The Scranton tribune. (Scranton, Pa.) 1891-1910, August 15, 1895, Page 4, Image 4

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DaBy Weakly. XlNnmUltte
MM at Smiilm. 1, Mr Tbe Mum 1
r Yerk Otto: TtUnae SuUalag,
Onj, sUaaiw,
C P. KINSSBURV. Pmm. eae . SJ
C M. MlSwlg. mm TH
W. W. DAVIS. BimMM Mai
anus a ti roaroiriai at scftAsros. fa as
uooso-cLaes mail sansa.
Frmtef' Ink," the wrocntwd Journal tfTT
linn. ralM Turn Semi to Tibi'm a the brt
advertklnc BMdtum la NottheeMera Feaaaylva,
ale. -ntntenr Iaa." kaowe.
Tas Wimr Tamr, Iwutd Krery Saturday,
Contalna Tw1t HabJwok Fucw, lth ad Abua
aanca of Nw. rictloe. and f AlKJlud Mawat
lany. For Thaee Wka laonot T rwe Iuiuv
Tatatma, to Weakly U Kecommendxl e the
BaMBArfalaUataf. Ouly 1 A Yenr, la Adraaco.
fu Tinnil la w Sal Helly at the 0, U an W.
ttaMlea al lloeokaa.
Major Penman's method of flfrurlng
out thf stattf for Quay must partake
of Christian ac'tence vrliiclitlea. J ""t
lmatrlne it so, and stick to it. and you
are all risrht until votea are counted.
- -
Cannot Comprehend Honesty.
The Soranton 'Kepubllcan la unable to
understand honesty and good faith In
politic. This is one of the distinguish
ing characterises of our morning con
temporary. Politics without trickery,
bad faith and dishonesty, Is a mystery
to that paper. This fact accounts for
Its attempt to ridicule the action of the
Lackawanna delegates In pledging
themselves to support Oovernor Hast
ings and his administration In the Con
vention. Such a declaration was not
necessary to convince honest Republi
cans that the delegates would be true
to themselves and to the majority of
the party they represent, but it was
necessary to take such action to uut a
quietus to the reports constantly set
on foot by Quay's tricksters and schem
ers that Beveral of the Lackawanna
delegates would support Quay. These
reports were industriously circulated
for effect In other parts of the st.ite to
make It appear that Quay, had a ma
jority. The same dishonest trick Is re
sorted to In Luzerne and other counties.
The Republican's attack on Judge
Wlllard yesterday la only a continua
tion of the contemptible policy It has
pursued throughout the campaign.
Judge Wlllard Is a frank and an
honest ' man who faithfully stands
by the friends who have stood by
him. He was not trained In the
Joe Scra-nton school of politics,
and therefore does not receive a
favor with one hand and stab the
man who confers it with the other.
Colonel Ripple stated the situation
frankly and plainly In his Interview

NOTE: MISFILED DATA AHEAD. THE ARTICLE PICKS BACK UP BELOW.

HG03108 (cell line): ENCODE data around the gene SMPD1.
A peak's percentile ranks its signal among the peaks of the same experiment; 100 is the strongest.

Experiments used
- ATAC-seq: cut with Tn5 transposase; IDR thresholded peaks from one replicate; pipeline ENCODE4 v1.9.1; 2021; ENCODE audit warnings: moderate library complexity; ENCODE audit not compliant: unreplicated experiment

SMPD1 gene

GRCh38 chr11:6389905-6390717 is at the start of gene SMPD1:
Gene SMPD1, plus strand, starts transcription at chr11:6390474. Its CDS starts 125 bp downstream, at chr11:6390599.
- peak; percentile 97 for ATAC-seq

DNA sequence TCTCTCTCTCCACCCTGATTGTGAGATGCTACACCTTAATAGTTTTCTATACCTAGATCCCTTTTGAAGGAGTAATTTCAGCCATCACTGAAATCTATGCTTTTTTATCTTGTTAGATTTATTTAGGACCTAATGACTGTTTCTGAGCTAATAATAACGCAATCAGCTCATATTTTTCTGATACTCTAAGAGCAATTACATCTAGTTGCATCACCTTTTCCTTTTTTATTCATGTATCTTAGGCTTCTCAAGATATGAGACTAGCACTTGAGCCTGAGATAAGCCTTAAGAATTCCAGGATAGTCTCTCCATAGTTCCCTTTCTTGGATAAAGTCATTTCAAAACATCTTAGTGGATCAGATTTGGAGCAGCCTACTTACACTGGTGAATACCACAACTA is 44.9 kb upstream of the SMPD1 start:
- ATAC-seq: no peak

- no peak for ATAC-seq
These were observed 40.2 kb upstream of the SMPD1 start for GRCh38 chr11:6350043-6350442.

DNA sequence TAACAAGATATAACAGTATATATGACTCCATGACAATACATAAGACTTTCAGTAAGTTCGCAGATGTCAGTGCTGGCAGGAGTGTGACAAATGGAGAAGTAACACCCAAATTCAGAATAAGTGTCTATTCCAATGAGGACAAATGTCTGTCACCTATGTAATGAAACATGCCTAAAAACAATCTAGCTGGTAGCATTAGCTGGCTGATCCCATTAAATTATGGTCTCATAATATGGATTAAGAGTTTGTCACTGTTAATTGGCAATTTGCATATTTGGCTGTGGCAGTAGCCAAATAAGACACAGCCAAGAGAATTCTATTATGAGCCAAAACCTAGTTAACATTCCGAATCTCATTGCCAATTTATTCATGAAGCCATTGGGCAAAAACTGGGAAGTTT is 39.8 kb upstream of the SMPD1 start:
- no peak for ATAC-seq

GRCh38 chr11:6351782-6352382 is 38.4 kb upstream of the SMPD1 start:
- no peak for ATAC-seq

with a representative of the Truth.
The battle for state delegates In this
county was fought on a square and dis
tinct Issue. That Issue was the chair
manship of the state committee. The
Hastings administration stood on the
one side and Senator Quay on the other.
Quay and his supporters made the at
tempt to defeat each of the seven Hast
ings delegates and failed. They an
tagonized Colonel Ripple and his six
colleagues because they represented
the anti-Quay sentiment. Having
failed In this attempt they Immediately
set up the claim that some of the suc
cessful delegates were Quay men and
would betray the administration In the
State convention.
Judge Wlllard and the seven delegates
elected In his interest and In the Inter
est of the Hastings administration are
honest men. Incapable of treachery ot
bad faith. The Republican would loud
ly applaud anyone of the number who
should betray the trust reposed In him.
That is the Republican's Idea of politi
cal methods. It is Incapable of absorb
ing honesty, good faith and decent meth
ods in the achievement of political ends.
That paper and its chief have wallowed
for so many years in the dirty puddle
of political trickery, treachery and bad
faith that it can neither appreciate nor
comprehend straightforward manliness
and honesty In political action. This
fact accounts for Its surprise, as ex
pressed in yesterday's issue, that the
Lackawanna delegates should openly
declare their purpose to carry out In
'the state convention the purpose for
which thejr were elected.
The people of Philadelphia and Pitts
burg .will never select Matthew Stanley
Quay, of Beaver county, to head a